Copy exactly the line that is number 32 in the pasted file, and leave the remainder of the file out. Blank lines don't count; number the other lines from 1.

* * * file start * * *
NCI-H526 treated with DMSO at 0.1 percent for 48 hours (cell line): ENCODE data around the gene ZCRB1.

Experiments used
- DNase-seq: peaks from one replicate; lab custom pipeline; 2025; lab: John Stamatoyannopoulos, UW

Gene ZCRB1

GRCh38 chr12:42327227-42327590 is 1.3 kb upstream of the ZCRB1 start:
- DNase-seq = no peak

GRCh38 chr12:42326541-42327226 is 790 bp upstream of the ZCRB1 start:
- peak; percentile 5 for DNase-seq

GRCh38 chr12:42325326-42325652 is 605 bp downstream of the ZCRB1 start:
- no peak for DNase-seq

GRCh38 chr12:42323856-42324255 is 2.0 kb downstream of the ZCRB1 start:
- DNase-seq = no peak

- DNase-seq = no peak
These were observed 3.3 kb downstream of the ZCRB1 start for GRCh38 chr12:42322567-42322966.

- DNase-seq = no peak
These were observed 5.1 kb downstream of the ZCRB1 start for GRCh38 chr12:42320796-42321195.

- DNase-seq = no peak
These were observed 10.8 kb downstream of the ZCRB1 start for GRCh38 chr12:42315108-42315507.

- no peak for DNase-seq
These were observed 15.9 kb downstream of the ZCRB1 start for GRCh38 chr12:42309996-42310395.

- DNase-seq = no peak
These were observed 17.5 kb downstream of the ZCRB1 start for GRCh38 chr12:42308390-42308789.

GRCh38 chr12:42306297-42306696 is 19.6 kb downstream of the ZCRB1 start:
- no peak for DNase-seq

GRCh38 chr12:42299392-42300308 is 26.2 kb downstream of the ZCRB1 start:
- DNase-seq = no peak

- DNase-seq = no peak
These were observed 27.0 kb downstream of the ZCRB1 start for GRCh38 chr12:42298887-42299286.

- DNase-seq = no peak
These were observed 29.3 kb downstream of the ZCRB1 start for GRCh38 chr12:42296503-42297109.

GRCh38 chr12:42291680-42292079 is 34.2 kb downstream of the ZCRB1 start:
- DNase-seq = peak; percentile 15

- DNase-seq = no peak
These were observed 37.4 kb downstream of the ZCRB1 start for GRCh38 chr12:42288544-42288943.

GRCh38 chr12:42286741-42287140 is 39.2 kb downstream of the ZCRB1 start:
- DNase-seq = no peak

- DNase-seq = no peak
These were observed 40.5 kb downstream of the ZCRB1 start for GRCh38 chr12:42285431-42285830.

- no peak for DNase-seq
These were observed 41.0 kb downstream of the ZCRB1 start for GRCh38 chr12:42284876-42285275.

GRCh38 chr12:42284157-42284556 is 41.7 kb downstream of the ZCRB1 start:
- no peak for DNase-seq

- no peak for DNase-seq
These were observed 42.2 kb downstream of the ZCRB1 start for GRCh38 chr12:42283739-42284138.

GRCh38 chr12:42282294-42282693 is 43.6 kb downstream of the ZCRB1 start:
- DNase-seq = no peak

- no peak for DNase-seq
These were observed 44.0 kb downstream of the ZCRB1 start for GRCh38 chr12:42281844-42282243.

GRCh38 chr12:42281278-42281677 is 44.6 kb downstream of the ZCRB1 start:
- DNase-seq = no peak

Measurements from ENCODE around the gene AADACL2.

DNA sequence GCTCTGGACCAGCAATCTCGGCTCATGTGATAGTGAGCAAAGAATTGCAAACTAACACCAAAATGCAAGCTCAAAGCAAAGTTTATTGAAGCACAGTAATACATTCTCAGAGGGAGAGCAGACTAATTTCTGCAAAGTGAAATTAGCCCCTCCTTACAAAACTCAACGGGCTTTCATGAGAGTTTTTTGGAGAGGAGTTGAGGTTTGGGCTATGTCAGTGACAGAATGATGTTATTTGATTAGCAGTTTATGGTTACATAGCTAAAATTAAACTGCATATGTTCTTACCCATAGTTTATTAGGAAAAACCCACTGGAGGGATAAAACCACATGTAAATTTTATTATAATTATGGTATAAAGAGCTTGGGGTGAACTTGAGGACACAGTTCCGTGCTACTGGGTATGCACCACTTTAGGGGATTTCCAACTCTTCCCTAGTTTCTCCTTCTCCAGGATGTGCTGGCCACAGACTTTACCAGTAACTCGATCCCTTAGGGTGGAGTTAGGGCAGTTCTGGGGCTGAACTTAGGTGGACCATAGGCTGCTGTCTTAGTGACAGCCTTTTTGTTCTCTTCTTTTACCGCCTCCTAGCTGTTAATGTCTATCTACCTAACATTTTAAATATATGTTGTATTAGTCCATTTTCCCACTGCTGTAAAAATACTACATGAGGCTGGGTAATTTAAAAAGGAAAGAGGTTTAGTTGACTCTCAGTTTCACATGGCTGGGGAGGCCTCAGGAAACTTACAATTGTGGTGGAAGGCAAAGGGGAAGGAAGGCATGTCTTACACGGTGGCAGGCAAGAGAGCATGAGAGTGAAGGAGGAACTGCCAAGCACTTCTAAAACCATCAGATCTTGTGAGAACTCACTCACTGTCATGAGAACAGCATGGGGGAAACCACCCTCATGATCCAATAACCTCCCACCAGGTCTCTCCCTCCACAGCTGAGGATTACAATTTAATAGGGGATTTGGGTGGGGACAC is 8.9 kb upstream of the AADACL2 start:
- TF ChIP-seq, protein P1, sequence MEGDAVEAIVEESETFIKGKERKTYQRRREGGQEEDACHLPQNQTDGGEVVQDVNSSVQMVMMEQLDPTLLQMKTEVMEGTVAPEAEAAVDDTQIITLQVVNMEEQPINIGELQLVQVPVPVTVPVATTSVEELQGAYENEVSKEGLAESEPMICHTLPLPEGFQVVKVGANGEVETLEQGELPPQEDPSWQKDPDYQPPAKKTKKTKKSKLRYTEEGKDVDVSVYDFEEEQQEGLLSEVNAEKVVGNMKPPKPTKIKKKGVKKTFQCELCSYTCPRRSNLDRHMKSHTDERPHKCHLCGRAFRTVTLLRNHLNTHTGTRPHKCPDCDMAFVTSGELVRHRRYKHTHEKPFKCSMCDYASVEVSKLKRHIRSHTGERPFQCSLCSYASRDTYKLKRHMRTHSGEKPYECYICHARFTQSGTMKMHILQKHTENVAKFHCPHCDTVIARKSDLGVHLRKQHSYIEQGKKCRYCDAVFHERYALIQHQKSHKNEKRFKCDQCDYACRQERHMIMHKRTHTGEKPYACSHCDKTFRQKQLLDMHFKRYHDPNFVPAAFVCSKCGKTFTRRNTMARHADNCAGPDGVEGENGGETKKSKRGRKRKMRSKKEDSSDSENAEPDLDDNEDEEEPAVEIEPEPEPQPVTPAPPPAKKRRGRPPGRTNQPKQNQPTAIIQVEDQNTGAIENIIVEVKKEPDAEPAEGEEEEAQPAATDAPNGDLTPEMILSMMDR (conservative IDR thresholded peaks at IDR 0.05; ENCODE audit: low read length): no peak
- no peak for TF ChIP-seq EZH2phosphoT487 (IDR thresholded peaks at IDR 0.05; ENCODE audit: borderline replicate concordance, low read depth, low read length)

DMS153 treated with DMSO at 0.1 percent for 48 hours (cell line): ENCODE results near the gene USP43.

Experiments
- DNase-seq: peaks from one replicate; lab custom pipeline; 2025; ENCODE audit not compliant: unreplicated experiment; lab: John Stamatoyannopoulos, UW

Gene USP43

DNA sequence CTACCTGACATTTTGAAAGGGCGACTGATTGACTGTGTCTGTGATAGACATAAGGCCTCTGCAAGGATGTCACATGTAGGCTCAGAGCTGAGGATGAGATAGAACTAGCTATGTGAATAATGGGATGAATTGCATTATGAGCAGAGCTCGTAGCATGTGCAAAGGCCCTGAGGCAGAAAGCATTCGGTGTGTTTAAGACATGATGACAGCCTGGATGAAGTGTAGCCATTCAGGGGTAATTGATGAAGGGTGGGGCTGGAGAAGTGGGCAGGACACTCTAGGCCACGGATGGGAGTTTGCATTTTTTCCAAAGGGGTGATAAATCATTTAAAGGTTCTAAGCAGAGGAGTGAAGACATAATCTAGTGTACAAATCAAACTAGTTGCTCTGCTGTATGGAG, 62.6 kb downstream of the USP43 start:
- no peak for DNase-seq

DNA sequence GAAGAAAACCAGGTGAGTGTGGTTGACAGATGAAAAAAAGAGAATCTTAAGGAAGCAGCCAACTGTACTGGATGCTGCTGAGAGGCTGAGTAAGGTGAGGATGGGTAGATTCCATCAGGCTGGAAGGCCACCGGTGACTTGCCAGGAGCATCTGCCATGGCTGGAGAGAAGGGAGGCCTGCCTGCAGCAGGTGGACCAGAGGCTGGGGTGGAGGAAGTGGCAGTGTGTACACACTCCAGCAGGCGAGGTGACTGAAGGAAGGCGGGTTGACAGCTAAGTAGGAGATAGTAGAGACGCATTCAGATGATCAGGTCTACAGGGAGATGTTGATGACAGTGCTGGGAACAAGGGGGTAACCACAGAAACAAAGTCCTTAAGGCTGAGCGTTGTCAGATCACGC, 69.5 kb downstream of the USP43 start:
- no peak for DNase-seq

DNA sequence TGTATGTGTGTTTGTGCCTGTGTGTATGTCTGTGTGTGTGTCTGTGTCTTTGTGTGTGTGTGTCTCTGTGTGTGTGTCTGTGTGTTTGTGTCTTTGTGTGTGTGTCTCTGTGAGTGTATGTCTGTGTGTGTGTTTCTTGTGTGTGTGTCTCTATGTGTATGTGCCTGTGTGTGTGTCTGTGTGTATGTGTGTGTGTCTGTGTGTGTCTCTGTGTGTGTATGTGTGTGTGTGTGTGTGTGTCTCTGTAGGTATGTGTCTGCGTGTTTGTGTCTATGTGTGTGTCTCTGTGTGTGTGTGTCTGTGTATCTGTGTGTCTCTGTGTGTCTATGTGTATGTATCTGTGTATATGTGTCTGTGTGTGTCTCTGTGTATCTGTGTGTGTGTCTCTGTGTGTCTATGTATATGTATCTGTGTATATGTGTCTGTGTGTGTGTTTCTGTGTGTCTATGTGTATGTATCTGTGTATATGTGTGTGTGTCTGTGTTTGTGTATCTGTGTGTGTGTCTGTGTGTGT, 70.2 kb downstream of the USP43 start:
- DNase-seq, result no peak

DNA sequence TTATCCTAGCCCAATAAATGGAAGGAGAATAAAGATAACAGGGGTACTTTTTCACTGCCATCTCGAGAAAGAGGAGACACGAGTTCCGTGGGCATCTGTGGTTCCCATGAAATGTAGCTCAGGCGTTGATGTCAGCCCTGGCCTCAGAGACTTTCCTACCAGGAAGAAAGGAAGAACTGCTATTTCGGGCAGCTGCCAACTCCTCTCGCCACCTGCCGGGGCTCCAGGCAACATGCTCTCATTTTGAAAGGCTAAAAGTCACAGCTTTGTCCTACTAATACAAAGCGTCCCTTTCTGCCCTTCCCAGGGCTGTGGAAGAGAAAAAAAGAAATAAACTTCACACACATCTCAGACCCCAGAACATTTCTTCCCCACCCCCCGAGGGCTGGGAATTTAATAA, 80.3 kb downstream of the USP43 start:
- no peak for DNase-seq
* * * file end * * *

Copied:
- DNase-seq = peak; percentile 15